Listen to and purchase Omar Cunningham music at CD Baby

Omar Cunningham

Born in Gadsden, Alabama Omar Cunningham developed a love for music early in his childhood as he spent much of his time surrounded by music and great musicians. His grandmother ran a boarding house that played host to the likes of Fats Domino in his touring days. Others such as blues great Jerry “Boogie” McCain, would even record in the basement of the boarding house. While it is clear Omar Cunningham was exposed to world of music, his first opportunity to sing came in 1978 at the age of 9 in church, a performance he still cherish to this day.

As a young kid, Omar spent much of his youth surrounded by music. His mother dated a bass player for a band in Tuskegee, Alabama, a band that went on to become The Commodores. Omar’s desires to take his talents to the world started taking shape shortly after, he lived across the street from a club that featured many local bands. Although he was too young to get in the club, he would sit outside and listen to each night’s performance. One night he approached a popular local band named Daybreak after a show and showed them a small sample of his vocal abilities. The band was impressed but already had a singer; still, they kept him in mind. Not long after, the band lost its singer and it was Omar’s time to take the microphone. While touring with the band every weekend, he quickly honed his entertainer skills.

Following his years of performing with the band, Omar moved on to the recording studio. There, he collaborated with former band mates on projects such as the triple-platinum song “Dazzey Duks” by Duice in 1992 and Cameo’s 1994 album, “In The Face of Funk”. It was while working the latter project that he joined the singing group Small Town Boys opening up for several Cameo shows and later played trumpet in Cameo’s horn section. After this gig ended, he continued solo and opened for such national acts as B. Angie B. and Silk in the late 90’s.

After a brief hiatus, Omar has focused on his roots and the blues legends that influenced him. Returning to the studio, he has worked to bring a fresh sound to the blues world, a sound that blends soul and gospel with honest situations and playful lyrics. Omar stated in an interview with JSU: “Everybody has, at one point in time, had the blues, so if you make if through the blues you’ve got to be thankful to God that He brought you from one point to another. So, I sing blues but I’ve got to say that my first love is gospel music and everything that I’m able to do comes from God. In my songs, I’m just telling some of the hardships that I’ve been through and some hardships that my friends have been through, and I’m thankful to God that I made it.”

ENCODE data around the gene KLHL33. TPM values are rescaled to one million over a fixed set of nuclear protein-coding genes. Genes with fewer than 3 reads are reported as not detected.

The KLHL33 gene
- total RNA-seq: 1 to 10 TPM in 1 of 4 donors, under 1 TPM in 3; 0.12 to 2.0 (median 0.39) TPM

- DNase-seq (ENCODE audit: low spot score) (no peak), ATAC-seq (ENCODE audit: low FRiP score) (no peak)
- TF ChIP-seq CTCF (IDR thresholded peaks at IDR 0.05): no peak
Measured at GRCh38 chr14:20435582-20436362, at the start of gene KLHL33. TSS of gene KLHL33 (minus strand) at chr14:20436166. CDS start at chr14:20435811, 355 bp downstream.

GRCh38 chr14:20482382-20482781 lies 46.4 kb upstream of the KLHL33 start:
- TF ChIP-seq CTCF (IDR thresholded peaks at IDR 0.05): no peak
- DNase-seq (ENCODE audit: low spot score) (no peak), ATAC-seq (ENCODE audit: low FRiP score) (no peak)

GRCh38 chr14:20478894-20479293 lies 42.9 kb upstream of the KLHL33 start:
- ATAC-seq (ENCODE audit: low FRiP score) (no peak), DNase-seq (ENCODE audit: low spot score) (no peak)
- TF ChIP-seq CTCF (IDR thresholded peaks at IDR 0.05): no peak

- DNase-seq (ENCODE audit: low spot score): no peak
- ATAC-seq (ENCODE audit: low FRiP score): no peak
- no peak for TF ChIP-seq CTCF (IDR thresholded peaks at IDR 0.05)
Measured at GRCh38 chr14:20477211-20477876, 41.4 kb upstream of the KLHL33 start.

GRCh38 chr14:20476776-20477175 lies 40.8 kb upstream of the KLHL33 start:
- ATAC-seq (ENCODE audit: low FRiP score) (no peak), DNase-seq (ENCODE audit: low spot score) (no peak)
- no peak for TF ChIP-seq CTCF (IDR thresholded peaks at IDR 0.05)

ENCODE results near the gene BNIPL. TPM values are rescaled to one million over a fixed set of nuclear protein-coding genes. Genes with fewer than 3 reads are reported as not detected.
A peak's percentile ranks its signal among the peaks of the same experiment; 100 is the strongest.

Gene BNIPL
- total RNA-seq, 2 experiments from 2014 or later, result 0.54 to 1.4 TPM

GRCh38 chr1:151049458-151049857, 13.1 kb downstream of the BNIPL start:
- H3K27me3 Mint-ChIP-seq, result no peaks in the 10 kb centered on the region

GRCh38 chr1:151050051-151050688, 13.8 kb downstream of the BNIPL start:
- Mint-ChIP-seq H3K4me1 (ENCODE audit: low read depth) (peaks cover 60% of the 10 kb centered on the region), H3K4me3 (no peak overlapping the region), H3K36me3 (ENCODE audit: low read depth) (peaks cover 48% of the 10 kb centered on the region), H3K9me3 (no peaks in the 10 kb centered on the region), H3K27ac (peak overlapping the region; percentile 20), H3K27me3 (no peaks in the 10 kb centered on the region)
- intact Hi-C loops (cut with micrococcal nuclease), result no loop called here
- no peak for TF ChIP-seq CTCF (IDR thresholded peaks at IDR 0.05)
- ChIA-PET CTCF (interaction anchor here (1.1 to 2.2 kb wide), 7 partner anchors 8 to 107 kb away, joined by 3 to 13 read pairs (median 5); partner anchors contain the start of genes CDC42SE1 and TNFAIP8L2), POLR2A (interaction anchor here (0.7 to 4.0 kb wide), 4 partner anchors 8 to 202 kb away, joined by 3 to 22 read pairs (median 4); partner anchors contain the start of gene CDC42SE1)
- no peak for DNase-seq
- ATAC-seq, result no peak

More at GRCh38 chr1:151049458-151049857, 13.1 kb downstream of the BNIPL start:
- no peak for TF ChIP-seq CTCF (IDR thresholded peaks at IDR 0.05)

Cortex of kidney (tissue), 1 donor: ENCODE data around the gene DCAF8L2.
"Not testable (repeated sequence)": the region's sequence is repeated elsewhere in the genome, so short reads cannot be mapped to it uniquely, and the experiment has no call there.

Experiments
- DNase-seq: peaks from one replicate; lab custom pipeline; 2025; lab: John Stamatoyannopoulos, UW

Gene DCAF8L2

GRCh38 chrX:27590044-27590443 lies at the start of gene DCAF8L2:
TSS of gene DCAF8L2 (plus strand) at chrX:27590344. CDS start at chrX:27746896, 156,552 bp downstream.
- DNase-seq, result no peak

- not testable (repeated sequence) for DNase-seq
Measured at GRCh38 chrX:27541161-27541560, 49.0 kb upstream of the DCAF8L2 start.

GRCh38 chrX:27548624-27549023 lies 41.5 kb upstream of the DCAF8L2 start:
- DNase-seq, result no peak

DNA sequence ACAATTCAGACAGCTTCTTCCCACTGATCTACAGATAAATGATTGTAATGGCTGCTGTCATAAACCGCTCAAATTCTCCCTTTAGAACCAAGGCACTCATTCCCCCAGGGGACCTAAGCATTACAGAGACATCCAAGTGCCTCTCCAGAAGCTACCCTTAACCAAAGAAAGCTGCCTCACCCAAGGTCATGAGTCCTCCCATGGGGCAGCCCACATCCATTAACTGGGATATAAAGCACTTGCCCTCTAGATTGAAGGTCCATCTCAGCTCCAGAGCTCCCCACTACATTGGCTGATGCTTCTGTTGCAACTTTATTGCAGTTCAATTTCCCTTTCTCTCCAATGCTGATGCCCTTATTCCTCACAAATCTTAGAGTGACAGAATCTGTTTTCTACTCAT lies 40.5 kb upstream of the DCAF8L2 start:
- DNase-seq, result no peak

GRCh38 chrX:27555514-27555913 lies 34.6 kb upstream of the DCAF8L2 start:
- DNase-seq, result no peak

Now a member of the Soul1st Music Entertainment family Omar has blended these two sounds and worlds beautifully. When asked about how he feels joining the “Soul1st Music family he has this to say: “I feel like I’m free to be the artist I am and grow because I am home with Soul1st. These guys are some of the people who helped give me my start in this business and now I can help them with a new label that I can help grow into a major force in the music industry. I strongly believe we will grow into one of the most respected labels anywhere.”

Omar Cunningham is definitely a gifted brother. Not only is he one of the hottest soul blues singers of his time; he is also a talented songwriter. He wrote or co-wrote every song on his CD and he is also a former member of Jacksonville State University’s Gospel Choir as well as an accomplished author of You Be The Judge (Trafford, 2002), which are about his experiences as a police officer.

Omar has enjoyed the success of three albums, “Hell At The House” which was released on the On Top imprint in 2003 and featured artistic input from Sir Charles Jones amongst others, and his self-entitled CD Omar Cunningham and Worth The Wait released on the EndZone Entertainment record label in 2004 and 2005, respectfully. All CDs, Hell At The House, Omar Cunningham, and Worth The Wait have yielded number 1 and number 2 singles, on the soul and blues chart, and Omar Cunningham has been nominated for several Jackson Music Awards in his short but exciting career.

Billboard Magazine also listed Omar Cunningham’s first album released on the On Top imprint in 2003 titled Hell At The House, at about number 80. Billboard also stated that Omar Cunningham is the first black artist whose first blues CD has made its national chart. They also listed his CD in its Top 20 Blues category.

Source: Soul 1st Records website


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